The book thing—the phenomenon of the book, the magnitude of the sales figures for a book that, after all, wasn’t very interesting—made it clear that the Hillary fascination was neither diminishing nor wholly coupled to Bill.
It made it clear not just that this was a women’s thing but that we probably had no idea how powerful this women’s thing might be.
The Hillary thing is obsessional. And most of it (like her) lies below the surface.
The book said nothing so much as that she wanted to be president—even that she, not her husband, was (in her mind, anyway) the epic political event. And the book clearly demonstrated that she possessed the packaging skills and nuance to run for president.
“In the democratic mind, it’s Vietnam redux: We’ll back and antiwar candidate even if he’ll likely lose. In other words, it hasn’t yet become about winning.”
She has become, we know, an extraordinarily talented politician. Not, in fact, a Clinton-style charismatic politician, but just the opposite. A calculating, disciplined, by-the-book, cover-all-the-details politician—in some sense, her every move deftly admonishes, to her obvious political benefit, her husband.
What’s more, she has money in the bank. Her political-action committee—HILLPAC is among the most successful political fund-raising entities—supports not only her but many other Democrats (who will one day, in turn, support her).
Her script has been an obvious one: The Democrats would be sorely beaten in the 2004 race, and she would emerge as the most significant figure in the party. She would run for reelection to her Senate seat in 2006, win resoundingly, and be on her way, at the still-young but grandmotherly age of 60, to the 2008 nomination.
This was surely the script she was following, and the calculation she was making, when she decided (without, one might imagine, much agonizing) not to run in 2004.
But now, inconveniently but temptingly, the circumstances have changed.
If a Democrat wins in 2004, the Hillary historic-inevitability scenario gets all messed up.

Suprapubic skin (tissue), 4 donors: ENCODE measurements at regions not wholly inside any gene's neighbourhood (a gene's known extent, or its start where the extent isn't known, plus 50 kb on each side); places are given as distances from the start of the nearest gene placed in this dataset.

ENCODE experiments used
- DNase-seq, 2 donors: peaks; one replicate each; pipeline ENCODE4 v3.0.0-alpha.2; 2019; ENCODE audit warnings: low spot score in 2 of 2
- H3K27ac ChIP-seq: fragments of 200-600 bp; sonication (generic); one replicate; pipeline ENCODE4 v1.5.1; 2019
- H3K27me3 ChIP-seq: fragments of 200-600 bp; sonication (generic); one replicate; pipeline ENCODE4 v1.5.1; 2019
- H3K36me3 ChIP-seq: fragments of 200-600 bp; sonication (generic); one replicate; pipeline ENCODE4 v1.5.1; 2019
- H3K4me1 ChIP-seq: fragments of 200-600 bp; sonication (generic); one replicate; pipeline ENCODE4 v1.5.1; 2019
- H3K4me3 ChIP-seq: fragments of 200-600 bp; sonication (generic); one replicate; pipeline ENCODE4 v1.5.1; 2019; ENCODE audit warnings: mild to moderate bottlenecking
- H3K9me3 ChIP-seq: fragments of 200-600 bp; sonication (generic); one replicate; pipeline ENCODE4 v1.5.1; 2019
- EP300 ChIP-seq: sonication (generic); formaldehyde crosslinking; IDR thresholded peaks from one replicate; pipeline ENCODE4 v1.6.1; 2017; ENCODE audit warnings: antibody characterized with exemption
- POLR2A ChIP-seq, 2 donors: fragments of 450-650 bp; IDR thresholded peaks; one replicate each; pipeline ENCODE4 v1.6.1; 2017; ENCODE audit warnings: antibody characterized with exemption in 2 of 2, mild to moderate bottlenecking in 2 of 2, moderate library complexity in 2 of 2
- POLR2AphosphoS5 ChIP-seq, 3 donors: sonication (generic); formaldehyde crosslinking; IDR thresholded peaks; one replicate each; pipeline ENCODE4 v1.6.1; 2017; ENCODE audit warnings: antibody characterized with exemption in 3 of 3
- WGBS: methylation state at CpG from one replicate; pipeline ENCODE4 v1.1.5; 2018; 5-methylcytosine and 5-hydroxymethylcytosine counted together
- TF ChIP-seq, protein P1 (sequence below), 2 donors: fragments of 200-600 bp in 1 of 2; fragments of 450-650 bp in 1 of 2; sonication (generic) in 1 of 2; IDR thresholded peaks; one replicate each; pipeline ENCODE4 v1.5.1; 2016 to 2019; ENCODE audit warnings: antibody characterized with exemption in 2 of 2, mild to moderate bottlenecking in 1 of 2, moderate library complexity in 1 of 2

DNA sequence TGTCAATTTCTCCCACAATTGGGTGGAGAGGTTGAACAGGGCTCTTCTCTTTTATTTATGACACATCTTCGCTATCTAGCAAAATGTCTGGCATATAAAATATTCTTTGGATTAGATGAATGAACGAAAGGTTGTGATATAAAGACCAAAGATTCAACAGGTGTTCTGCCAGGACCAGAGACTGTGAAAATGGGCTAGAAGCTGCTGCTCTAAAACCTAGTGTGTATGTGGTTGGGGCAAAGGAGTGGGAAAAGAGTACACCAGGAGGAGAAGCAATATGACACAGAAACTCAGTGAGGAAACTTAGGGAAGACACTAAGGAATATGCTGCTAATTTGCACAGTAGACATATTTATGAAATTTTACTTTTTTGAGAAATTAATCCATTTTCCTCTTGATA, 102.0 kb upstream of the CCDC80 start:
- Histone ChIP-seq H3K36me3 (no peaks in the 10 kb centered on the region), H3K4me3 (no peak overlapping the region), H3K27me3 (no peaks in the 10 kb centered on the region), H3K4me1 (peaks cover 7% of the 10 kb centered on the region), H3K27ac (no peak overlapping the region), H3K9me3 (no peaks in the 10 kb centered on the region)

Indeed, the prospect of General Clark’s getting into the race may move her closer to it: to be the spoiler’s spoiler.
Of course, if he doesn’t, and the Democrats are left with only likely losers, she remains on script. Except that opportunity is the only political instinct that really counts.
If she believes that Bush can reasonably be beaten, it becomes, if not incumbent on her to try, painful not to.
Even with all this control and discipline on her part, it’s her blood score, too.
But if Bill Clinton is one oracular pole of the Democratic Party, the other (perhaps more Greek chorus) is that group of consultants and money people and senior officials known as political professionals.
And the political professionals are far from seeing an upset or turnaround or any new thing coming along. Or, in fact, they have already seen the new thing, and that’s the Dean antiwar juggernaut, which the professional wing regards with grim fascination.
In the professional view, it really does come down to how long you’ve been doing this—how long you’ve been out there, slogging. The problem isn’t just the difficulty in building an organization virtually overnight, but having to overcome the organizational strength of someone who has already built up a big operation. (Having an organization is one of the telling political conceits, because more often than not even an entrenched political organization is an inefficient hodgepodge of volunteers, retirees, and incompetents—but leave that for another day.)
And then the money. It is not just that it takes a long time to raise it but that there’s only so much of it. And, the conventional wisdom goes, the early birds have already gotten it. The wells are dry, the fields claimed, the marriages already made.